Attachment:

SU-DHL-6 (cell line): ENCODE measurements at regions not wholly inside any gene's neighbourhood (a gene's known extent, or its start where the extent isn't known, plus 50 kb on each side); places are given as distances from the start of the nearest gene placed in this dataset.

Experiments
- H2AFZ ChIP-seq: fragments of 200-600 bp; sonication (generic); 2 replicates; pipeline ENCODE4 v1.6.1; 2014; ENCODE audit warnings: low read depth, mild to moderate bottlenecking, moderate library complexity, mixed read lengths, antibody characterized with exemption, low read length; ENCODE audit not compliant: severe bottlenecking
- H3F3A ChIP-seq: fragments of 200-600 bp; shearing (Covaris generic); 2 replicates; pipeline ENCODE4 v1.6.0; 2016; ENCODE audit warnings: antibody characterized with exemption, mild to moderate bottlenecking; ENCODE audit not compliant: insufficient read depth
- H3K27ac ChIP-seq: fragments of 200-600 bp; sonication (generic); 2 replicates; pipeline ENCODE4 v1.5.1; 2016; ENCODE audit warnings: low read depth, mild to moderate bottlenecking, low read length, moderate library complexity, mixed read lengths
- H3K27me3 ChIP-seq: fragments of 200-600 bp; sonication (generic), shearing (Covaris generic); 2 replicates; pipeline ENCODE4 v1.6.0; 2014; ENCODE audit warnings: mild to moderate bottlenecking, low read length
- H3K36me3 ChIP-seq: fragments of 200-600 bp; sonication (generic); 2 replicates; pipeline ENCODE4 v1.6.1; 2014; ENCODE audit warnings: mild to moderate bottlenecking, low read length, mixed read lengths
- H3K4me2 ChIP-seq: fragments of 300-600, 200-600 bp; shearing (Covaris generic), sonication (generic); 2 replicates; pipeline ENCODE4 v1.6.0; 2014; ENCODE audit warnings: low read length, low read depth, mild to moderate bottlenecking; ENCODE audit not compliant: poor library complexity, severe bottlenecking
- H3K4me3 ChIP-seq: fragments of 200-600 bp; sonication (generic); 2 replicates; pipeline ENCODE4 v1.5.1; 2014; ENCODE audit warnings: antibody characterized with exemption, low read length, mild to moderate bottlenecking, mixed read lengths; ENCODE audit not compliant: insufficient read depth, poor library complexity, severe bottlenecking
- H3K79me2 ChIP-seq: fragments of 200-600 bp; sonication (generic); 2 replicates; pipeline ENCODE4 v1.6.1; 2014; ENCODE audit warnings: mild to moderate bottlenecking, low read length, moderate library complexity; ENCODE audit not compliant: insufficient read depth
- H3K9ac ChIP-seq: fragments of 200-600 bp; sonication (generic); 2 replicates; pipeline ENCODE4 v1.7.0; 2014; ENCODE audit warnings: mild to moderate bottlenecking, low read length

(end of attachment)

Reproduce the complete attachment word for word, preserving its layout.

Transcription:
SU-DHL-6 (cell line): ENCODE measurements at regions not wholly inside any gene's neighbourhood (a gene's known extent, or its start where the extent isn't known, plus 50 kb on each side); places are given as distances from the start of the nearest gene placed in this dataset.

Experiments
- H2AFZ ChIP-seq: fragments of 200-600 bp; sonication (generic); 2 replicates; pipeline ENCODE4 v1.6.1; 2014; ENCODE audit warnings: low read depth, mild to moderate bottlenecking, moderate library complexity, mixed read lengths, antibody characterized with exemption, low read length; ENCODE audit not compliant: severe bottlenecking
- H3F3A ChIP-seq: fragments of 200-600 bp; shearing (Covaris generic); 2 replicates; pipeline ENCODE4 v1.6.0; 2016; ENCODE audit warnings: antibody characterized with exemption, mild to moderate bottlenecking; ENCODE audit not compliant: insufficient read depth
- H3K27ac ChIP-seq: fragments of 200-600 bp; sonication (generic); 2 replicates; pipeline ENCODE4 v1.5.1; 2016; ENCODE audit warnings: low read depth, mild to moderate bottlenecking, low read length, moderate library complexity, mixed read lengths
- H3K27me3 ChIP-seq: fragments of 200-600 bp; sonication (generic), shearing (Covaris generic); 2 replicates; pipeline ENCODE4 v1.6.0; 2014; ENCODE audit warnings: mild to moderate bottlenecking, low read length
- H3K36me3 ChIP-seq: fragments of 200-600 bp; sonication (generic); 2 replicates; pipeline ENCODE4 v1.6.1; 2014; ENCODE audit warnings: mild to moderate bottlenecking, low read length, mixed read lengths
- H3K4me2 ChIP-seq: fragments of 300-600, 200-600 bp; shearing (Covaris generic), sonication (generic); 2 replicates; pipeline ENCODE4 v1.6.0; 2014; ENCODE audit warnings: low read length, low read depth, mild to moderate bottlenecking; ENCODE audit not compliant: poor library complexity, severe bottlenecking
- H3K4me3 ChIP-seq: fragments of 200-600 bp; sonication (generic); 2 replicates; pipeline ENCODE4 v1.5.1; 2014; ENCODE audit warnings: antibody characterized with exemption, low read length, mild to moderate bottlenecking, mixed read lengths; ENCODE audit not compliant: insufficient read depth, poor library complexity, severe bottlenecking
- H3K79me2 ChIP-seq: fragments of 200-600 bp; sonication (generic); 2 replicates; pipeline ENCODE4 v1.6.1; 2014; ENCODE audit warnings: mild to moderate bottlenecking, low read length, moderate library complexity; ENCODE audit not compliant: insufficient read depth
- H3K9ac ChIP-seq: fragments of 200-600 bp; sonication (generic); 2 replicates; pipeline ENCODE4 v1.7.0; 2014; ENCODE audit warnings: mild to moderate bottlenecking, low read length